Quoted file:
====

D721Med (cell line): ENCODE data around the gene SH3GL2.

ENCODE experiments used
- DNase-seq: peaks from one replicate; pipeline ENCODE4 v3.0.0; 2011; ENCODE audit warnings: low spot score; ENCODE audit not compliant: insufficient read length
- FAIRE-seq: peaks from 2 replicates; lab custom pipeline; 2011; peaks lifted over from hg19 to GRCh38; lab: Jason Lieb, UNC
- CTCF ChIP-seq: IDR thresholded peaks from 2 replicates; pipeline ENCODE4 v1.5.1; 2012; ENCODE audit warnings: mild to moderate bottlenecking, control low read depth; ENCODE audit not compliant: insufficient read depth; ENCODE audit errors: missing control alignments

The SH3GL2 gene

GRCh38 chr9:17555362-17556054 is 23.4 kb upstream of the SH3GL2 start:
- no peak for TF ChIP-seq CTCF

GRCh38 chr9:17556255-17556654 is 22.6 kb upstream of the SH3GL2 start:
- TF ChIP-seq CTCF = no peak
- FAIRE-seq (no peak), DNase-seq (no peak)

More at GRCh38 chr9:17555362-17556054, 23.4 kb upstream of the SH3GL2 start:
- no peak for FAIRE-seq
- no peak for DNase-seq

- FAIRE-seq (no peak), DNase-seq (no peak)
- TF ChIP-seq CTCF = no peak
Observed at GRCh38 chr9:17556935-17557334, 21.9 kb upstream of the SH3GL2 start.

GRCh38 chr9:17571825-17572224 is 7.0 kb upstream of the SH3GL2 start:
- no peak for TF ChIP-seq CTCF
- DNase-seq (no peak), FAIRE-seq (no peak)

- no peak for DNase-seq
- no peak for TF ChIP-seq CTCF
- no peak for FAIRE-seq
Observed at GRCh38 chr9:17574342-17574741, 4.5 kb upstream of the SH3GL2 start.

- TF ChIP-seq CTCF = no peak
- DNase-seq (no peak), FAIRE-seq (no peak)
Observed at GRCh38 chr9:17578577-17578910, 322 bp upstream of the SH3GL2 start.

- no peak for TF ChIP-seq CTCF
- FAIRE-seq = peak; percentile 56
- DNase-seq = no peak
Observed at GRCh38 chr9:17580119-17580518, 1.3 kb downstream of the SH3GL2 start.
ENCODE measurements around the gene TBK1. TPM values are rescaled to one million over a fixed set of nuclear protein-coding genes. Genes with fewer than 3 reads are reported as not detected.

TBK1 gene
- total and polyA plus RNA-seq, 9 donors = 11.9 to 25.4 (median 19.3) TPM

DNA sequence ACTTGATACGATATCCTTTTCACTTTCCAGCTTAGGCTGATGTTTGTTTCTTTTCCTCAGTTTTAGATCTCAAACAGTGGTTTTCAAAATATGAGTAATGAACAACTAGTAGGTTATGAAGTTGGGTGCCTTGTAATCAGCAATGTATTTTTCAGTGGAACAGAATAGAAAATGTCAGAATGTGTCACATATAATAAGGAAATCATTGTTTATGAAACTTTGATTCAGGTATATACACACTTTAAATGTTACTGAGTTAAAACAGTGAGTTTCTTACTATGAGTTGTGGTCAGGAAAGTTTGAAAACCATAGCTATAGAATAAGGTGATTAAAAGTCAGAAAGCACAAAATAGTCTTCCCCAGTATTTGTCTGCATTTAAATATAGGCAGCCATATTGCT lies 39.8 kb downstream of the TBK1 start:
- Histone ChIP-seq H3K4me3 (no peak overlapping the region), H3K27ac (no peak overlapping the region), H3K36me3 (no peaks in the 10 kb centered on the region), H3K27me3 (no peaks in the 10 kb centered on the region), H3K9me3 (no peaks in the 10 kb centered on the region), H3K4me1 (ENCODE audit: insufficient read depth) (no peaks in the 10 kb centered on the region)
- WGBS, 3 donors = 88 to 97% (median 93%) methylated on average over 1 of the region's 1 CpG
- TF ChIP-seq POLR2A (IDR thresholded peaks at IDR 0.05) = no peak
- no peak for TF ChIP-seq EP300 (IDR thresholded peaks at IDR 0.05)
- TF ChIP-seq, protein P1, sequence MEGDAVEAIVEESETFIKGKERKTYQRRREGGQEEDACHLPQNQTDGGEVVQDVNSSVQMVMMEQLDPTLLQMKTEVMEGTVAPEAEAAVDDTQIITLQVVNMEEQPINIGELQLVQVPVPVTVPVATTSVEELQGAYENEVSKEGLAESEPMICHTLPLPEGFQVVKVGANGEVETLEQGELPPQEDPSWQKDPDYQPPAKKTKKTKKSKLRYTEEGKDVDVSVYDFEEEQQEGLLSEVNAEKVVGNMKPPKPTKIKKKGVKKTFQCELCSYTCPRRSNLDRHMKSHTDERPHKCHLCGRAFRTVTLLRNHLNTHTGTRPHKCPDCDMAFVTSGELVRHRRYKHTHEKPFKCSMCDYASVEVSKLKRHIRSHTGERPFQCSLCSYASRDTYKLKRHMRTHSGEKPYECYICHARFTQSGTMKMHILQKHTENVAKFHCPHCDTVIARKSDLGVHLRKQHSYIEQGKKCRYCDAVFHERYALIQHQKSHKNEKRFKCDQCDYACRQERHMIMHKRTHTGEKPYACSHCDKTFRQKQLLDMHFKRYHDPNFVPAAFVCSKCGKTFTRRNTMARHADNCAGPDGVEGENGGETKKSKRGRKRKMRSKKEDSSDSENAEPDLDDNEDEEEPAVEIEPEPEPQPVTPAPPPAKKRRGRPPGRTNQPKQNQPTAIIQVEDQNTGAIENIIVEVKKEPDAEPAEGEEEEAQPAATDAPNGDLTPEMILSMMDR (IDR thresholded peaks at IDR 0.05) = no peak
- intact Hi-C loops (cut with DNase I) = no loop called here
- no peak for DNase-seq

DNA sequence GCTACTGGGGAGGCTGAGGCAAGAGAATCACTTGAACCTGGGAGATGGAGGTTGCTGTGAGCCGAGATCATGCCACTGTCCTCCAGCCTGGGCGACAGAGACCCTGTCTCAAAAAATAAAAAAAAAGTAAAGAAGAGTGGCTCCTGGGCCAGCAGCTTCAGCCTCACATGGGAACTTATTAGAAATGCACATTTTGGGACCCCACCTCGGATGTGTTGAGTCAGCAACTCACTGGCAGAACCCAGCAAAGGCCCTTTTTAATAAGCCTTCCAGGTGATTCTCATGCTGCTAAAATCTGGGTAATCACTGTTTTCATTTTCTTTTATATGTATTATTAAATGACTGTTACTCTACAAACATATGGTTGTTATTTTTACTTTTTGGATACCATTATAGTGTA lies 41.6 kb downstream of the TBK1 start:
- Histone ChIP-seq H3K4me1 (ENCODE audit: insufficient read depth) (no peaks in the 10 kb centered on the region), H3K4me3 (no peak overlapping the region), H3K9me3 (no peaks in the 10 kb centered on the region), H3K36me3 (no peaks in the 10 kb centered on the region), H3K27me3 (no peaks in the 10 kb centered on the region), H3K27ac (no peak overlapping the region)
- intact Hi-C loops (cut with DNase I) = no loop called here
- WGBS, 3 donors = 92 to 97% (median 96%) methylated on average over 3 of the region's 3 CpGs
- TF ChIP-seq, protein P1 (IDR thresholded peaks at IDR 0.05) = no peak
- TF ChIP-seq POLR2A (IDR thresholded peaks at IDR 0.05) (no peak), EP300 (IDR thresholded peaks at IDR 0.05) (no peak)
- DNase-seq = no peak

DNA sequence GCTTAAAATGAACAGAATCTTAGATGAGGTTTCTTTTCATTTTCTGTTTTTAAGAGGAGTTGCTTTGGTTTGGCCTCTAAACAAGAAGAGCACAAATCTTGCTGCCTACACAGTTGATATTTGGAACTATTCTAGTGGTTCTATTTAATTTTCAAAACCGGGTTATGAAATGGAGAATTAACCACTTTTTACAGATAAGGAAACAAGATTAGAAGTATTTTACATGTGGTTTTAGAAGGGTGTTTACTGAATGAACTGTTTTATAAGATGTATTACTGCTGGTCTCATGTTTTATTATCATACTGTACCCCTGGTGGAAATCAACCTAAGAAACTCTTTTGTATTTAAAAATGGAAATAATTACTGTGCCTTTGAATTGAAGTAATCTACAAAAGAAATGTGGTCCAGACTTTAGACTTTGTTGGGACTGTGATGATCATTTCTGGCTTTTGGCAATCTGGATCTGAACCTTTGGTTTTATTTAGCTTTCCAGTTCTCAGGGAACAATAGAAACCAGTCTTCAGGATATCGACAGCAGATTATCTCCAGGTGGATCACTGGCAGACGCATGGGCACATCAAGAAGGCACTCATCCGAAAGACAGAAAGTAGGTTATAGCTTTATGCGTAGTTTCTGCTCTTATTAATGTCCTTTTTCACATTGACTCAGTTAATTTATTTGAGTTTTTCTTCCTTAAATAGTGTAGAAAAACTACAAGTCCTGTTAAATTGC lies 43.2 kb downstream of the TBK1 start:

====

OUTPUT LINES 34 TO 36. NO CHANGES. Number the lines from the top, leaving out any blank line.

- total and polyA plus RNA-seq, 9 donors = 11.9 to 25.4 (median 19.3) TPM

DNA sequence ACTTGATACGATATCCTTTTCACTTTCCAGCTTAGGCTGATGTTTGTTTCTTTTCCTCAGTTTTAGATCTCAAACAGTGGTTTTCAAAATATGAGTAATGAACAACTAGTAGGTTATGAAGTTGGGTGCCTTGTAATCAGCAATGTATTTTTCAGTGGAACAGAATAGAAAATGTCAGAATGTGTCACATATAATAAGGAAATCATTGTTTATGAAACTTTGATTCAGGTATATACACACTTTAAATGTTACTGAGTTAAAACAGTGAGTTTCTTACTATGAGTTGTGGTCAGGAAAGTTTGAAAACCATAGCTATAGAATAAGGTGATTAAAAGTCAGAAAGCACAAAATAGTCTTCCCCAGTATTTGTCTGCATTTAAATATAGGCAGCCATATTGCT lies 39.8 kb downstream of the TBK1 start:
- Histone ChIP-seq H3K4me3 (no peak overlapping the region), H3K27ac (no peak overlapping the region), H3K36me3 (no peaks in the 10 kb centered on the region), H3K27me3 (no peaks in the 10 kb centered on the region), H3K9me3 (no peaks in the 10 kb centered on the region), H3K4me1 (ENCODE audit: insufficient read depth) (no peaks in the 10 kb centered on the region)